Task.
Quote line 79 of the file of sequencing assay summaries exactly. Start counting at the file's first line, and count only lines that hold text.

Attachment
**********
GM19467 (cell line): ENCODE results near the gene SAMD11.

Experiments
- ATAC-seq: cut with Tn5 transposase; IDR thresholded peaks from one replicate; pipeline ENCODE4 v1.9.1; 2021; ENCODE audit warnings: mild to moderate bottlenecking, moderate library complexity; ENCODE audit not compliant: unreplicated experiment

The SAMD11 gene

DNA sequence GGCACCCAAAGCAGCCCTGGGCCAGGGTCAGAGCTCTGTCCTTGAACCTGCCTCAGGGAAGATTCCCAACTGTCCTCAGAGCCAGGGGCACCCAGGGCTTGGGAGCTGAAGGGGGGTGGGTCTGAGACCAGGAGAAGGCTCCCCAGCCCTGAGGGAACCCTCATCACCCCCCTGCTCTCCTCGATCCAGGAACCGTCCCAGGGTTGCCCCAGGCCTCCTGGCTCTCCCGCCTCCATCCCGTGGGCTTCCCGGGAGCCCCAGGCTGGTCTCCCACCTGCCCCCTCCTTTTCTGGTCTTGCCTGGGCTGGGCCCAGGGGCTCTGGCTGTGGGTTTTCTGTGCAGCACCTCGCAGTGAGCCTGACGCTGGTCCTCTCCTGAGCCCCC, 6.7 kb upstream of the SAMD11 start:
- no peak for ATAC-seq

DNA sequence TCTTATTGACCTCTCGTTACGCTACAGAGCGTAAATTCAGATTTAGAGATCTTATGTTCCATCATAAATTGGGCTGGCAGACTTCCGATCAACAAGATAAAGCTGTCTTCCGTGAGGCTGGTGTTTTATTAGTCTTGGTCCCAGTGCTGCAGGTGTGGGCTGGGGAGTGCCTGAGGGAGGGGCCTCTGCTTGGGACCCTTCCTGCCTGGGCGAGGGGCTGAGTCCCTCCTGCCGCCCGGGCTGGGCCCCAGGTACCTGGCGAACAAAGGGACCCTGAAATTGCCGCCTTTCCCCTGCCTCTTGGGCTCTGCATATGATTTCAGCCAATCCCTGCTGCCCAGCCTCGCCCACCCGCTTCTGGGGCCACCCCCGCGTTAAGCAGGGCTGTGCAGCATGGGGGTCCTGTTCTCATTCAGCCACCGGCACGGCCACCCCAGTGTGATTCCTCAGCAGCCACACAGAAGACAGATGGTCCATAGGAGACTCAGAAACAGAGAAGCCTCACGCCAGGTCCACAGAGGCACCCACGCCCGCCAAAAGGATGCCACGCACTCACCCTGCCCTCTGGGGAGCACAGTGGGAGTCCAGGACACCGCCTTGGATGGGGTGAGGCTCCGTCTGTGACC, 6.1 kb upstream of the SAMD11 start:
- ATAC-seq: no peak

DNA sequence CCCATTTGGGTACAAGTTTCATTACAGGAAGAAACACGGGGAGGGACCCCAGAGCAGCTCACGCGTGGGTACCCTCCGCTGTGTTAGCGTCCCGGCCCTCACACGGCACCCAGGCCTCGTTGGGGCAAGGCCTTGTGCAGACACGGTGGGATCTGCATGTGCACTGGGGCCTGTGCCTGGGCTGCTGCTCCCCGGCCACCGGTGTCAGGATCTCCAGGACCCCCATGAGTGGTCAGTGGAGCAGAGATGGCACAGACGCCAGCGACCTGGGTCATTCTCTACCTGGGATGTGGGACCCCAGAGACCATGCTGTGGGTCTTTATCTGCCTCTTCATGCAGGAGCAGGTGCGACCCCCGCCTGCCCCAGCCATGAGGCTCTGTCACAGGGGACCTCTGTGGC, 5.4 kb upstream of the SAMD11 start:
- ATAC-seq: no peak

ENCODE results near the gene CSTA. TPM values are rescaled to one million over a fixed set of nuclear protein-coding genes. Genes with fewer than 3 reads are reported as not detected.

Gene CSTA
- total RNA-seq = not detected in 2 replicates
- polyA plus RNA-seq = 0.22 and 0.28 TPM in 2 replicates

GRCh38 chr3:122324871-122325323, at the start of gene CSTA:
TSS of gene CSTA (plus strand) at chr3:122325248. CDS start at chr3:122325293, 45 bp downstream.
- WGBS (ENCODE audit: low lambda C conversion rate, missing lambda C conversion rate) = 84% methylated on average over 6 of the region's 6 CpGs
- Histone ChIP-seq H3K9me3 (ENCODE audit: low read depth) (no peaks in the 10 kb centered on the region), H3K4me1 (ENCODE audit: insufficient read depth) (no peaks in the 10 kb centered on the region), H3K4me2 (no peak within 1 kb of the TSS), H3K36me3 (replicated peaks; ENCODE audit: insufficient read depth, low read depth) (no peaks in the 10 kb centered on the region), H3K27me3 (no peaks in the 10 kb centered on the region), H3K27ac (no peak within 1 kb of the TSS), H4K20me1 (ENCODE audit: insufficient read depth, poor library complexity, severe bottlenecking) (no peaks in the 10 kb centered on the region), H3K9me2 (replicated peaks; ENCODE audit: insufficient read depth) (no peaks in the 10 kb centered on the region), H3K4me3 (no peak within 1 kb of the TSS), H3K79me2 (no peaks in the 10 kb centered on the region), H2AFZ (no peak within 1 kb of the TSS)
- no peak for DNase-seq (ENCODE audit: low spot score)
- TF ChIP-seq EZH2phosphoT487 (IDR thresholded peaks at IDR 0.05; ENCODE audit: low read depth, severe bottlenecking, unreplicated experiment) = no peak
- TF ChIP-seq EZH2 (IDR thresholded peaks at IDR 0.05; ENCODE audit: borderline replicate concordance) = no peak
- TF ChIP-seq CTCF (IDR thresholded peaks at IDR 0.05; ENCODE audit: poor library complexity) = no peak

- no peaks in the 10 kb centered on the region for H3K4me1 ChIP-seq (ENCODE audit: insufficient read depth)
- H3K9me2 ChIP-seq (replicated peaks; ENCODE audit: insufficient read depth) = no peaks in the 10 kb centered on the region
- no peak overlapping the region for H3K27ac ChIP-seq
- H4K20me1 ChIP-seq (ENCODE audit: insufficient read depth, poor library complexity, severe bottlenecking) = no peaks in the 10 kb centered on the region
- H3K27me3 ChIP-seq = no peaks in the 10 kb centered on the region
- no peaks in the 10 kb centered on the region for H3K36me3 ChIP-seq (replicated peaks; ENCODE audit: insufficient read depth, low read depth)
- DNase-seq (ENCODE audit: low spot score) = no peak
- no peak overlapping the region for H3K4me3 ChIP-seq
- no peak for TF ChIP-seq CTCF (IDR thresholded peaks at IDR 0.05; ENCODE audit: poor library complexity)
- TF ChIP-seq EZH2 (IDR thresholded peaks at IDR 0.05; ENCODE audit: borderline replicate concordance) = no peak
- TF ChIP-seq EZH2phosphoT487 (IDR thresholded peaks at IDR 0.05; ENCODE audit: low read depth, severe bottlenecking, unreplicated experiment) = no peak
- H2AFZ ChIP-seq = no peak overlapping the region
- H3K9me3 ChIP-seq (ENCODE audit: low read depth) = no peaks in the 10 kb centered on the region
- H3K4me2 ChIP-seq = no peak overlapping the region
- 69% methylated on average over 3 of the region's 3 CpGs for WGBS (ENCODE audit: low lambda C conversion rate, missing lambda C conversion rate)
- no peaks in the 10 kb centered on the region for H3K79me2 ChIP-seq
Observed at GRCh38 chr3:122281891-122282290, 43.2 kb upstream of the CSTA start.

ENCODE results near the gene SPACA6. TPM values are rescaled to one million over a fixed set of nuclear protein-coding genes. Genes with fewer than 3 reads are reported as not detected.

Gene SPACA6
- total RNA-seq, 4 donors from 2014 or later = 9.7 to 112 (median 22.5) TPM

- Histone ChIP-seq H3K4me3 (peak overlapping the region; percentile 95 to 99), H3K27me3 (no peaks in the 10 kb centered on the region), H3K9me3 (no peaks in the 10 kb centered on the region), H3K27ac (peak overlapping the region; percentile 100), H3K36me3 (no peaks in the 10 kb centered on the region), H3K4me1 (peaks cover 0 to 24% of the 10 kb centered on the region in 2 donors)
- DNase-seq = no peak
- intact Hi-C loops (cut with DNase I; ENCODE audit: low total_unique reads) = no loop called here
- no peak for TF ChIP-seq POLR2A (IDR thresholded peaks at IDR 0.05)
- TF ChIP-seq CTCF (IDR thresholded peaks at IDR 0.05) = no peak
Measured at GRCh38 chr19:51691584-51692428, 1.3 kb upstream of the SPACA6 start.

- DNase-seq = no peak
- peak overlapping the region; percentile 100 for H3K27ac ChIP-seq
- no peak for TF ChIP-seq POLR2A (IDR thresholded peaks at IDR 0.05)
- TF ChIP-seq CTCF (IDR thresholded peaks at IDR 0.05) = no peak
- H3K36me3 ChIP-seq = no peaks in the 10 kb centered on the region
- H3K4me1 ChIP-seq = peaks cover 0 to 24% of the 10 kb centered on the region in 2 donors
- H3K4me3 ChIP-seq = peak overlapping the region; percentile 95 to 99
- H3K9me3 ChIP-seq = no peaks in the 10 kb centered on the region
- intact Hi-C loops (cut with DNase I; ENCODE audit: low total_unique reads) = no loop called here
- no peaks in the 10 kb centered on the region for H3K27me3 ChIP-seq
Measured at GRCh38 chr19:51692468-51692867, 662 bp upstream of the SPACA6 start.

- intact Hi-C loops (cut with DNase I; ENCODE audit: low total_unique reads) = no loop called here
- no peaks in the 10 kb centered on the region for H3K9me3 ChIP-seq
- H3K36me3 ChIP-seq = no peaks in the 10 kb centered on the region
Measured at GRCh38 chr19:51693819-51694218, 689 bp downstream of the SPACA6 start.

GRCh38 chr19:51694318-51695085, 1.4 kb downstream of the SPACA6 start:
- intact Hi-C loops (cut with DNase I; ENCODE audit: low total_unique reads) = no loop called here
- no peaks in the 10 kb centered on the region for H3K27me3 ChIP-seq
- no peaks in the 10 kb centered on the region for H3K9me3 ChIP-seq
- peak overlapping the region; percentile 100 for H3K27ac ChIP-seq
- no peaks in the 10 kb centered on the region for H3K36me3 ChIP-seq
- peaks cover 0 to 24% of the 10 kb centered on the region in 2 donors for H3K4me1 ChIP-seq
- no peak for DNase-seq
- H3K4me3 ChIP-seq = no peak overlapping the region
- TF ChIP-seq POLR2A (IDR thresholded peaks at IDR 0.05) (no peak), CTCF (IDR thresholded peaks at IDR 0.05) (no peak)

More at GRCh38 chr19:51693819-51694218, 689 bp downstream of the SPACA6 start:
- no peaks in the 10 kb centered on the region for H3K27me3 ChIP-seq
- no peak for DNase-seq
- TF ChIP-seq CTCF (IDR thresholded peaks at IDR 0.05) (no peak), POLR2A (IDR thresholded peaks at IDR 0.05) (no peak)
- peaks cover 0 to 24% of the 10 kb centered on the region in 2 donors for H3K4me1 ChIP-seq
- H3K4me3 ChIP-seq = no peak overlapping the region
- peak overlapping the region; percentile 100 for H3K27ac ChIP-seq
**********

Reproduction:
- H3K4me3 ChIP-seq = no peak overlapping the region